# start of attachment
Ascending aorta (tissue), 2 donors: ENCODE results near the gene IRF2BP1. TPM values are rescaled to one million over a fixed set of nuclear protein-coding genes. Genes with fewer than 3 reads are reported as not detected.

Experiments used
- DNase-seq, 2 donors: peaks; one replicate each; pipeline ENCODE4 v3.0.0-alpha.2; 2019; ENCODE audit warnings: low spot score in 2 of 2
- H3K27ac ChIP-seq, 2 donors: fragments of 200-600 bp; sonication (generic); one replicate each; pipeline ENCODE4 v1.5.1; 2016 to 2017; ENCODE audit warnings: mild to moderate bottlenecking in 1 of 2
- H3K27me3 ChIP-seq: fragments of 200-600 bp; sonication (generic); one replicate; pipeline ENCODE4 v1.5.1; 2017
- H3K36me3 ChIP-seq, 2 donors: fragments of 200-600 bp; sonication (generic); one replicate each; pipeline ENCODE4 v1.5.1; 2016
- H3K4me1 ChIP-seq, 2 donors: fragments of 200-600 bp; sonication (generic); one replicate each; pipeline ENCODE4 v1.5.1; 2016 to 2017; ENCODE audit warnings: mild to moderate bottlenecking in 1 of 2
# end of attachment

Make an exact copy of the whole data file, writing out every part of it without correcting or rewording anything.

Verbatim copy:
Ascending aorta (tissue), 2 donors: ENCODE results near the gene IRF2BP1. TPM values are rescaled to one million over a fixed set of nuclear protein-coding genes. Genes with fewer than 3 reads are reported as not detected.

Experiments used
- DNase-seq, 2 donors: peaks; one replicate each; pipeline ENCODE4 v3.0.0-alpha.2; 2019; ENCODE audit warnings: low spot score in 2 of 2
- H3K27ac ChIP-seq, 2 donors: fragments of 200-600 bp; sonication (generic); one replicate each; pipeline ENCODE4 v1.5.1; 2016 to 2017; ENCODE audit warnings: mild to moderate bottlenecking in 1 of 2
- H3K27me3 ChIP-seq: fragments of 200-600 bp; sonication (generic); one replicate; pipeline ENCODE4 v1.5.1; 2017
- H3K36me3 ChIP-seq, 2 donors: fragments of 200-600 bp; sonication (generic); one replicate each; pipeline ENCODE4 v1.5.1; 2016
- H3K4me1 ChIP-seq, 2 donors: fragments of 200-600 bp; sonication (generic); one replicate each; pipeline ENCODE4 v1.5.1; 2016 to 2017; ENCODE audit warnings: mild to moderate bottlenecking in 1 of 2